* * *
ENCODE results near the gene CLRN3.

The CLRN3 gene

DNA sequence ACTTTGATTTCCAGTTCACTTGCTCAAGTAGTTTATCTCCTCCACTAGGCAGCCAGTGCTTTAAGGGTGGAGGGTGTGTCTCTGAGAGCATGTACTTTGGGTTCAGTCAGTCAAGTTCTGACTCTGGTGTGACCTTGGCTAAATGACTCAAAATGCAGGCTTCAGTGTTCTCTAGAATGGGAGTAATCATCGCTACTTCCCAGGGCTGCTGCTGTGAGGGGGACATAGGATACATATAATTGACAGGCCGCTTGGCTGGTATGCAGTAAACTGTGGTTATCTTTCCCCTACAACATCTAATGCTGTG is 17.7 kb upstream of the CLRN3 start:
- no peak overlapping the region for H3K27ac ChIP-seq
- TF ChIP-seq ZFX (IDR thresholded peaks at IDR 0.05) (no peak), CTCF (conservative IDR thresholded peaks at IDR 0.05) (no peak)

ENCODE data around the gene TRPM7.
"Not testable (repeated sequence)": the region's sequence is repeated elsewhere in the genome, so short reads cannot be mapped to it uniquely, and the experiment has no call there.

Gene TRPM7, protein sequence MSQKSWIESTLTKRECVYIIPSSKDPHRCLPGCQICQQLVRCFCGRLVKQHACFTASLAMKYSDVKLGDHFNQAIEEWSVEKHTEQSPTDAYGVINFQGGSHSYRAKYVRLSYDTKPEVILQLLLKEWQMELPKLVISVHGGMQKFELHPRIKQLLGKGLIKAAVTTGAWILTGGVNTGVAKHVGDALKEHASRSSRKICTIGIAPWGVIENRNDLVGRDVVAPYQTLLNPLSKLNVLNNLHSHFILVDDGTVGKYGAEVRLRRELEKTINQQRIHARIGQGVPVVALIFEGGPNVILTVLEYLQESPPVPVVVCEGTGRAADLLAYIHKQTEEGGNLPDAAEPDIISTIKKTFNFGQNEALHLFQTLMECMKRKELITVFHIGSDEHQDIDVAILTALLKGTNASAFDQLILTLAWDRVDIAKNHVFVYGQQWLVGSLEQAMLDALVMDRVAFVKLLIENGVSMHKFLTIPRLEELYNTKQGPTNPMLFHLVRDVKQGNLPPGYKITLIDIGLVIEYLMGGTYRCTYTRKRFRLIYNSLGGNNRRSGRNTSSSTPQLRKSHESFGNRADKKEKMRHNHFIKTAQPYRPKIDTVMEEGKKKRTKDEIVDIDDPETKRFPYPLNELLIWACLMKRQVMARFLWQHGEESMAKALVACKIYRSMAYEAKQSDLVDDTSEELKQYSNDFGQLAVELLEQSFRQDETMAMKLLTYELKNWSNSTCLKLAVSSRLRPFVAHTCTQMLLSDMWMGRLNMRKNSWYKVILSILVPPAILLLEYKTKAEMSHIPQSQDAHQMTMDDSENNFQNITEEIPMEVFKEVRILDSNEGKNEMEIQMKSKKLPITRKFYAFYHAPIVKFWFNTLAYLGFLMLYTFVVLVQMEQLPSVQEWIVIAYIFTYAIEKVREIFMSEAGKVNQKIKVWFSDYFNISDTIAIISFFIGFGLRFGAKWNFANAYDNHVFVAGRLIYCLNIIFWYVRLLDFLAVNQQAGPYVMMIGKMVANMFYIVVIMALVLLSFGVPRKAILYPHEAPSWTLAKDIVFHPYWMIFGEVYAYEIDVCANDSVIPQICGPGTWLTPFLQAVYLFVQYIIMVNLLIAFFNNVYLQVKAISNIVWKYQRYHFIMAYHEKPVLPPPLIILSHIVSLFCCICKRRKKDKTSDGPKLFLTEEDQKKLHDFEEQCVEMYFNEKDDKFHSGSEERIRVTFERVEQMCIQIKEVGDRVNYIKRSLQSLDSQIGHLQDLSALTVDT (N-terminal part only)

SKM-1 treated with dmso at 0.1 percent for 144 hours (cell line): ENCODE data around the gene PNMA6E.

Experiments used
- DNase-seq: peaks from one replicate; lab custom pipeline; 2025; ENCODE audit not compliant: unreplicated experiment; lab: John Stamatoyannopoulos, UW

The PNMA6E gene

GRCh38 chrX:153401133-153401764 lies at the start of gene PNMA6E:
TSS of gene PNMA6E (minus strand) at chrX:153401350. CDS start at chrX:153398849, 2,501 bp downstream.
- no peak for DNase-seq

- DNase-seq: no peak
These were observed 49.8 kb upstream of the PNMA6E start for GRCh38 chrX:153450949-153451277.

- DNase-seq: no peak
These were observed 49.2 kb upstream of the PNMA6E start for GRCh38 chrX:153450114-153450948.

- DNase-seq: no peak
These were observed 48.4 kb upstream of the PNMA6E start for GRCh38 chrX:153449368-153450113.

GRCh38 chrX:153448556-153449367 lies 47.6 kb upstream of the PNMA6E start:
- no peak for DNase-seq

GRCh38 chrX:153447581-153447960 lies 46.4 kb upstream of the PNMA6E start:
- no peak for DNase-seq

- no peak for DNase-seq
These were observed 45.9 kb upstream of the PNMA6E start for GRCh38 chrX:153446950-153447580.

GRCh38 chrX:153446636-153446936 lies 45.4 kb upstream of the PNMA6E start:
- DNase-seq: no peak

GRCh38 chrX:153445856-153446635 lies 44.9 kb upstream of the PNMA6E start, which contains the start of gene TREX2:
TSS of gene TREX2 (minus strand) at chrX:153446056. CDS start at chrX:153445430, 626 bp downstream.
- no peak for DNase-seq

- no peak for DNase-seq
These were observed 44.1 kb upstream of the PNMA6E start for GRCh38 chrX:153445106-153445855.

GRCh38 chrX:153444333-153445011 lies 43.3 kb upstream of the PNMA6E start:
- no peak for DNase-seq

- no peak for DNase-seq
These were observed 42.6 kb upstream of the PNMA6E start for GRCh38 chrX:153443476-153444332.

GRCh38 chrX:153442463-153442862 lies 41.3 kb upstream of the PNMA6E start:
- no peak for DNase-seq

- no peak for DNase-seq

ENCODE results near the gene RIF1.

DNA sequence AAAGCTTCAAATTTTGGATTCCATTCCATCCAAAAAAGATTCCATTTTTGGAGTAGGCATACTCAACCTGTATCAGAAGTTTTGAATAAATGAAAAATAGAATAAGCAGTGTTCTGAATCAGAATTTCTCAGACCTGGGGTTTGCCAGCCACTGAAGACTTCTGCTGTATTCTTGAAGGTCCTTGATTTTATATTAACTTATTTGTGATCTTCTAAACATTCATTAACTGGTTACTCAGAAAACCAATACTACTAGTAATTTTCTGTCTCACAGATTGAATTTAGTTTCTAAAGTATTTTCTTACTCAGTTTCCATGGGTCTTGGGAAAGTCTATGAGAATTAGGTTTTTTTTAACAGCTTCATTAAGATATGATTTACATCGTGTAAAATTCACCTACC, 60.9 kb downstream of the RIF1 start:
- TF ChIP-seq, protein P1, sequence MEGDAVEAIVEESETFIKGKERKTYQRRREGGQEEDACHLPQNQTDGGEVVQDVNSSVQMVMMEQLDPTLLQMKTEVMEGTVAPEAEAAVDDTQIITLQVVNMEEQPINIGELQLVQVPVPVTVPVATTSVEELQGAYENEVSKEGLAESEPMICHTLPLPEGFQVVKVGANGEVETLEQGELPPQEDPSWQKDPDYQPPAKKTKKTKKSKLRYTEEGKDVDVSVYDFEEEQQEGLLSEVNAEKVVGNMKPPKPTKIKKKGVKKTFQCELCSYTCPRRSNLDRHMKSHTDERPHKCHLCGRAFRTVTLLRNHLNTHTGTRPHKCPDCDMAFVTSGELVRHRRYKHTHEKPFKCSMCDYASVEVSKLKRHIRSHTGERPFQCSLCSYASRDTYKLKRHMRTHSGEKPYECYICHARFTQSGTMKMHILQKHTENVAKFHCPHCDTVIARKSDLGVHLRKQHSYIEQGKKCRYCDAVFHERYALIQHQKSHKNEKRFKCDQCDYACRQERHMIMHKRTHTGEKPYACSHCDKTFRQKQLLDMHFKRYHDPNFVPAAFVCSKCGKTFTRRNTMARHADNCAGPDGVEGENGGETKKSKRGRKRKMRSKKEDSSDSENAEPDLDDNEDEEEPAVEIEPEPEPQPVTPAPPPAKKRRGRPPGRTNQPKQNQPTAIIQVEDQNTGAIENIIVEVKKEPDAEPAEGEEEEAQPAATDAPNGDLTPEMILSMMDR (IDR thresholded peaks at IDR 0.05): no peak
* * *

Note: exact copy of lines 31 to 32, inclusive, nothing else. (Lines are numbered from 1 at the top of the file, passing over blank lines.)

TSS of gene TREX2 (minus strand) at chrX:153446056. CDS start at chrX:153445430, 626 bp downstream.
- no peak for DNase-seq